April 4, 2017

Ask a Dietitian: Proteins

Question: Are there health differences between plant-based proteins and animal-based proteins?

MANNA RD: Before I go into detail about the differences between animal and plant proteins, it is important to understand the role of protein in the body.
Most of our muscles, organs, and cells in the body are made up of protein. One of the many important roles of protein is to support, build, and repair body tissues. They also provide the body with energy and build up our immune system.
There are some individuals that argue that a protein is a protein no matter what the source, while others beg to differ. Animal proteins are similar to those that are found in the human body, and also considered complete proteins.
This means that they contain all the essential amino acids our body needs to function. Even though they contain all the essential amino acids, animal proteins can also contain higher amounts of cholesterol and saturated fat, which are contributing factors to heart disease when consumed in high amounts over a long period of time.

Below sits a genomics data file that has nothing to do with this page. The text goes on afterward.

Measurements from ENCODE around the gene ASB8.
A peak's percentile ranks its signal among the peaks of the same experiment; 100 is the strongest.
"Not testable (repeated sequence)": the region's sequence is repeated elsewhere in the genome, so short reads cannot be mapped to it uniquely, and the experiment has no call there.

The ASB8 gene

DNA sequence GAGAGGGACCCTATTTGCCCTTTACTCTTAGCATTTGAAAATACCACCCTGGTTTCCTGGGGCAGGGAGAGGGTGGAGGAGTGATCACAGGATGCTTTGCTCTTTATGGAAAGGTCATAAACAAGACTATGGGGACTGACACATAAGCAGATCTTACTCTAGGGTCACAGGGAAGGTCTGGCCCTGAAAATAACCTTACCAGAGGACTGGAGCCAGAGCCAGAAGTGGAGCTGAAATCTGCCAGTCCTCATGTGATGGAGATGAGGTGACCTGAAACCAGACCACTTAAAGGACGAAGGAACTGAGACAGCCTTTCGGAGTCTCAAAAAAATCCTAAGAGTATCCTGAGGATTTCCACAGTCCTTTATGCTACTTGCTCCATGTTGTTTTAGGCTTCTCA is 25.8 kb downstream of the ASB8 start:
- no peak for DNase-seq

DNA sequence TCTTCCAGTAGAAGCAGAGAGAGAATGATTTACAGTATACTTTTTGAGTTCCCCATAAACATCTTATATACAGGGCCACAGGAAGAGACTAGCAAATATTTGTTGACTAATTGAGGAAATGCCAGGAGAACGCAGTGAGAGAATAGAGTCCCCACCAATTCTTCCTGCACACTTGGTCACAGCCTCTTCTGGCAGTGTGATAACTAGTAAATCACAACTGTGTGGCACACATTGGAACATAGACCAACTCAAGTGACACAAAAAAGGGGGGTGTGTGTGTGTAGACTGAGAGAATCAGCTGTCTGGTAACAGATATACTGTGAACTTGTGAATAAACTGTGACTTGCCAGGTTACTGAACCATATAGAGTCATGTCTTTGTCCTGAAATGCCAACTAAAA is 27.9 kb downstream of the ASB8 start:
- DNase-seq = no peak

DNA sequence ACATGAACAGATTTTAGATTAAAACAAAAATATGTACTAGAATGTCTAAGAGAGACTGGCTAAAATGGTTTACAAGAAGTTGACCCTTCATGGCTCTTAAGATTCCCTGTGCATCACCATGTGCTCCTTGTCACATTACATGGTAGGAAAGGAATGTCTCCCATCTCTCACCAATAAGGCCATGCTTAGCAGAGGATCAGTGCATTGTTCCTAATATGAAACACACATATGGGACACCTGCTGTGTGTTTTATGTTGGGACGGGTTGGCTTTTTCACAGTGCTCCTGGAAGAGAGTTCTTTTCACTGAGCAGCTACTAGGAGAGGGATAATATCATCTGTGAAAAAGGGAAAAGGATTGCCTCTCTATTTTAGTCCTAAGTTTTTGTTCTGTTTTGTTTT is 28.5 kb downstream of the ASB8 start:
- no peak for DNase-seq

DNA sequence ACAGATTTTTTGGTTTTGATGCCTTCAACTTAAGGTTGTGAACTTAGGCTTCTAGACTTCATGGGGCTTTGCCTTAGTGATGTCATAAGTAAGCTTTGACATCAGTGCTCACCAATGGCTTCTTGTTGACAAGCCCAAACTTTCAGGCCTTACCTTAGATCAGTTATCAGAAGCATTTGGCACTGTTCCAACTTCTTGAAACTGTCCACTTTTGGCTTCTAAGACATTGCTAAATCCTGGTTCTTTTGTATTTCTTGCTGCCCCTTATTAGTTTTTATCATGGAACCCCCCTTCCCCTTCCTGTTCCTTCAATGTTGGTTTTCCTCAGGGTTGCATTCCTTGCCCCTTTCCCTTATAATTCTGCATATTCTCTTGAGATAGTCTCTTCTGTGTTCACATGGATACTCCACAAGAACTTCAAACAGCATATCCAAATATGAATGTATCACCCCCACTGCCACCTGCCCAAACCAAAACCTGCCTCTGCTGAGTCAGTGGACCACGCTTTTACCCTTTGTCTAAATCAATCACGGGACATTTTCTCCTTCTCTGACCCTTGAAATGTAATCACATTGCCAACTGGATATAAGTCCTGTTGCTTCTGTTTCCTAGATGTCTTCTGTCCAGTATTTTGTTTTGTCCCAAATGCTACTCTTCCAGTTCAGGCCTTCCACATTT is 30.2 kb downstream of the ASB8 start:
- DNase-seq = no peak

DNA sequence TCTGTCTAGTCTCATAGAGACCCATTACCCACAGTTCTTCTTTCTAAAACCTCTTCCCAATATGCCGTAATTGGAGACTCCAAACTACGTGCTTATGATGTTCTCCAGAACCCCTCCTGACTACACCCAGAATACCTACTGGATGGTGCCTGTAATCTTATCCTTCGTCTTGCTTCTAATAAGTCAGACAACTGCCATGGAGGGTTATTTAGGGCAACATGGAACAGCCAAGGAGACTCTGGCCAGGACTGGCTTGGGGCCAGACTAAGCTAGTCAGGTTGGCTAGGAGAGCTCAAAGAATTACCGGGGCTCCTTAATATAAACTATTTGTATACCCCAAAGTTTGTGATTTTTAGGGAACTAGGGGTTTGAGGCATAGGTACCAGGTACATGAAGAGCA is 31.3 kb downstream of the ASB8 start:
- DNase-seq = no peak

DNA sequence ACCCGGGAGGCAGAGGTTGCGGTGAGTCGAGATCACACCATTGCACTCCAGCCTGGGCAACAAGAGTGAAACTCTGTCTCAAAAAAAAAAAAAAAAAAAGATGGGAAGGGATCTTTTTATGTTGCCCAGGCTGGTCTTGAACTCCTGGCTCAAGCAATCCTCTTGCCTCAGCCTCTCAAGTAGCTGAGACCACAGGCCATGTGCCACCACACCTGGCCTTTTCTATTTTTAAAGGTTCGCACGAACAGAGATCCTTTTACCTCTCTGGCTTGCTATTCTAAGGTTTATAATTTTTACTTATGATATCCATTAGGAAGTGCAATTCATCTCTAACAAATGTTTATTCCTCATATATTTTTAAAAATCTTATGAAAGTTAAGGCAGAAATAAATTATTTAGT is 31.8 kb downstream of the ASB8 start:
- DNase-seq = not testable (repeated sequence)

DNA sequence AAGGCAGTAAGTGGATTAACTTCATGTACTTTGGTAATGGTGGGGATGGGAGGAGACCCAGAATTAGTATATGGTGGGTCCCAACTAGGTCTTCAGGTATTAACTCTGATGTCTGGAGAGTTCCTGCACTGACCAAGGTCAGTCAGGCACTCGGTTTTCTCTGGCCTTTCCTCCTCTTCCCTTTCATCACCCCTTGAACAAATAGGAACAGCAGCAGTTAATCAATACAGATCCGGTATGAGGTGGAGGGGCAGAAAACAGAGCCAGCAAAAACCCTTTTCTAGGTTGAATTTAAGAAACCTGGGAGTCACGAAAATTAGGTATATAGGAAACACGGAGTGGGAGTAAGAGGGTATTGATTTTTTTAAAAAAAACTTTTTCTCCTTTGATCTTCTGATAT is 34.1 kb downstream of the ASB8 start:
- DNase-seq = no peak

Plant-based proteins such as nuts, seeds, beans, and whole grains contain protein as well as fiber, vitamins, and minerals. Even though they are good sources of protein, they do not contain as much as their animal counterparts.
For example, 3oz of chicken breast contains 21g of protein and 3oz of tofu contains only 7g. Since they also offer less g of protein per serving, not all plant based proteins offer all the essential amino acids that animal proteins do.
Balance is key in the equation of plant vs animal based proteins. If you consume animal proteins, choose seafood and lean cuts of meat as your protein source and try to balance your weekly intake with some plant-based sources. If you consume mostly plant based proteins, make sure to combine with whole grains such as brown rice, quinoa, or whole wheat bread to make sure you are getting all the essential amino acids your body needs. 
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